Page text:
And I have absolutely no idea what to do here. I’m not joking. The day I understand these settings is the day Adobe removes them.
I would sooner fiddle with switches on a cockpit tour of a 747 I had just boarded for a transatlantic flight than touch this stuff.
There are some settings in After Effects that are invisibly established as you use the application. After Effects will remember your choices and default to them in the future. Some I find important enough to preemptively set up.
I choose File > Project Settings, and select Frames as the Time Display Style, and set Frame Count to Start at 1. You’ll still see a timecode display in your timeline, but the primary expression of time will be in frames, which is much easier for me to conceptualize and type. This is very much a matter of personal preference.
Then I create a new Composition, and without doing anything else, I tap the Shift key. This brings up the Composition Mini-Flowchart, which is a really spiffy navigational tool that any Pro AE user should embrace. It solves the single biggest problem with After Effects—the lack of a visual way of navigating between Compositions. The problem is that, by default, it’s backwards. Find the menu button in its upper right corner and select Flow Left to Right, and never worry about this again.
There is a secret world of After Effects customization. Like rigging your Nissan Skyline for NOS, this is purely an at-your-own-risk endeavor—but the rewards can be mighty.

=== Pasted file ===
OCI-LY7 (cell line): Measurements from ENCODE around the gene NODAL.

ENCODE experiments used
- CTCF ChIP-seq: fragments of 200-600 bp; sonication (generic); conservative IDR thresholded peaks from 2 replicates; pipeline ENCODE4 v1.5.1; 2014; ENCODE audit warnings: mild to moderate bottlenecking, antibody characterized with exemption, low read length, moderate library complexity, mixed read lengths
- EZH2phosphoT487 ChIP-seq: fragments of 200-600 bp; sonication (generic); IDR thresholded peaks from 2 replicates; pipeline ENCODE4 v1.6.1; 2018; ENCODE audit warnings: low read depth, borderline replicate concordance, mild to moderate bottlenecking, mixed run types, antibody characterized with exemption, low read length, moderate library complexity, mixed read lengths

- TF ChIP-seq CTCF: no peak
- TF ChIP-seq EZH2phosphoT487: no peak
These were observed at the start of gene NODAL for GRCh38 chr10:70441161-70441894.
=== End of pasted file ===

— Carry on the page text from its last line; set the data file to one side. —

Mac users will find the After Effects preferences file here:
/Users/[username]/Library/Preferences/Adobe/After Effects/[version number]/Adobe After Effects 10.5-x64 Prefs
And Windows users here:
\Users\[username]\AppData\Roaming\Adobe\After Effects\[version number]\
In those directories you’ll find a file called something like
Adobe After Effects [version] Prefs. This plaintext file is editable with any text app. Use a search to find these areas and make careful changes. But don’t worry too much—if you corrupt this file, just delete it. After Effects will create a new one with the default settings. You can also make a backup of this file right there in the same directory. And eat your vegetables.
Here are the changes I make in the text prefs:
"Show Tracker Apply Dimensions Dialog" = "0"
By changing this from 1 to 0, you defeat the annoying dialog box that comes up after a 2D track asking you if you want to apply the tracker in X, Y or Both. You always choose both, because as a pimp, you know how to extract one dimension later if you need it. So save yourself the annoyance of being asked if you’re a doofus each time you track.
"Cone Size" = "0"
The text above this line gives you the clue as to what it does:
["3D Light Dimensions Preference Section"]. Here you set a number of “pixels” to use for the size of the spotlight cone widget in 3D views. No matter which size you choose, it will usually be wrong for what you’re trying to do. Unless you choose zero—in which (special) case, After Effects will draw the cone all the way out to the Point Of Interest, matching the behavior of most 3D apps. Nice.
"Pref_TRANSPARENCY_GRID_COLOR1" = 00888888“Pref_TRANSPARENCY_GRID_COLOR2” = 00666666